Results for: History

Volkswagen: Porsche Puppet

I am a fan of the brands that make up the Volkswagen Auto Group (VW AG) family, though the titular automaker is flailing between two contrasting philosophies (which I’ll disseminate in a elsewhere). Ruthlessness has been both of a bane and a blessing for the monster that Volkswagen AG. Thanks to a series of remarkably barbarous CEOs and/or indirect founders, the Wolfsburg based automaker has

Volkswagen Beetle: Car-Magnon

It is awful to articulate, but the prototypical Volkswagen model: the Beetle (both because it was first and because it is the ideal vision for the company), is Hitler’s only acceptable enterprise. Despite rampant state corruption, the end result of the Volkswagen project was an automotive checkpoint, that laid ground for future automobiles. It was Hitler, that listed the stipulations that eventual

Embryonic Automotive Era

Any time a revolutionary new technology is introduced, a period of plethoric propagation follows. It was no different during the rise of automakers in the embryonic Twentieth Century. Up until October 24th, 1929 (Black Thursday (the stock Market Crash)), the only thing standing between an engineer and an automaker; was creativity, talent and drive. People were essentially popping out of the woodw

Driving Is not What it Used to Be

Before there were large stretches of tarmac covering the earth; there was dirt. During the period in which that was true, people gladly drove atop it. Today, most people would be utterly appalled by the very notion that they could be so insultingly inconvenienced by having to drive on anything but pristinely smooth cement. Back then, people were still in the midst of a wave of awe to even have su

What is a Super Car

The Lamborghini Miura is often mistakenly charged of being a supercar. An argument can be made, that today, a 40 year old model is super-, but that would only be true assuming it exists in the contemporary alone. However, that is not the case, each Lamborghini Miura that exists now has been alive for over 40 years. This is a testament to the Modena manufacturing magic it was made with. Despite th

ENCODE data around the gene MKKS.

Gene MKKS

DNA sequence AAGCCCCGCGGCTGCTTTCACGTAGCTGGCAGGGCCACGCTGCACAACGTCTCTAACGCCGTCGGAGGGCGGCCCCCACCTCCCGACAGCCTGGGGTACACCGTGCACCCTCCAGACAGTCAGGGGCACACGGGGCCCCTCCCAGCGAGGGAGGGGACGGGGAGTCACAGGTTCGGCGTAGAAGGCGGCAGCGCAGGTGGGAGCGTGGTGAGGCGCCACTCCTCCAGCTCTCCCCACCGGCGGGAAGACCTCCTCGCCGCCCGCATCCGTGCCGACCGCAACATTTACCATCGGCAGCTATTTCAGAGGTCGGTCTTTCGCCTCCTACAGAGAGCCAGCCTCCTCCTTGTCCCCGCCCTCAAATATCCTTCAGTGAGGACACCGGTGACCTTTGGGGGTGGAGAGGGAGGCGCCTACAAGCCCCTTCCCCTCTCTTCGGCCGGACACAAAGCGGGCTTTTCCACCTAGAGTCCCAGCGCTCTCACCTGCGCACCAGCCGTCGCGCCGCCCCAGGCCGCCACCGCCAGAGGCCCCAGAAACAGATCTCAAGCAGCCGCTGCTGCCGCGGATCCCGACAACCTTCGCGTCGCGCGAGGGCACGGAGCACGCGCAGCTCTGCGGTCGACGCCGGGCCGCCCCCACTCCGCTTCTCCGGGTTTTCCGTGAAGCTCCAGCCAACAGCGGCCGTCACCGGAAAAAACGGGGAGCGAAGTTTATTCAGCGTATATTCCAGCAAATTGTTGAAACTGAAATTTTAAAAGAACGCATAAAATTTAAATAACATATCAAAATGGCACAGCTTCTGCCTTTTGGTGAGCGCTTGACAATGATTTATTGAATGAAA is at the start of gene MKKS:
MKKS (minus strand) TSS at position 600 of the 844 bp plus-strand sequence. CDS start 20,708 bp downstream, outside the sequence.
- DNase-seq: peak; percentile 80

The Original not Supercar

For the first supercar Sunday, I will start with the first ever ‘supercar,’ the Lamborghini Miura. With that in mind, I respectfully reject the title of ‘supercar’ thrust upon the Miura. This is not because the car is not spectacular, but because the super- prefix has an unintended consequence of implying a debilitating weakness. The Lamborghini Miura is more Clark Kent than Superman. Before cont

The Problem With Our Infrastructure

Eventually, another Dwight D Eisenhower like federal push will be necessary to modernize our ailing automotive infrastructure. Otherwise, the horrendous service we have today will keep us in a perpetual state of just below outrage. The problem, this time around, will be aesthetics. In 1956, the Federal-Aid Act yielded essentially immediate ostensible results; you could see workers actually making

Governmentally Mandated Safety

Automotive safety and government usually go hand in hand, because if it were up to automakers, there would be no general standard. If it were not for governmental mandates, I guarantee that inherent automotive safety would not be where it is now. However, that is not to say that it would be entirely absent, the average would just be much lower. The problem with laissez-faire economics, is that it

The First Lamborghini Ever Made: Not the 350 GT

Ferruccio Lamborghini was inspired by an insult to create a ferocious V12 high performance luxury car. Said insult was Enzo Ferrari’s response to Lamborghini’s critique of the 250 GT (easily one of the most coveted cars of all time). Ferruccio told Enzo that the car was too loud and too stiff to be used on normal roads, and that the clutch was subpar. Ferrari asserted that the problem

The Duality of Lamborghini: Practicality Rivalry to Bankruptcy

Ferruccio Lamborghini was an exceedingly practical man. He was born into a family of grape farmers in 1916. Due to his early onset fascination with engines, the Italian air force employed his services as mechanic. It was in the little Greek island of Rhodes, where Lamborghini became a mechanical artist. Glossing over the fact that he fought for the axis powers, he was a stupendousengineer, of the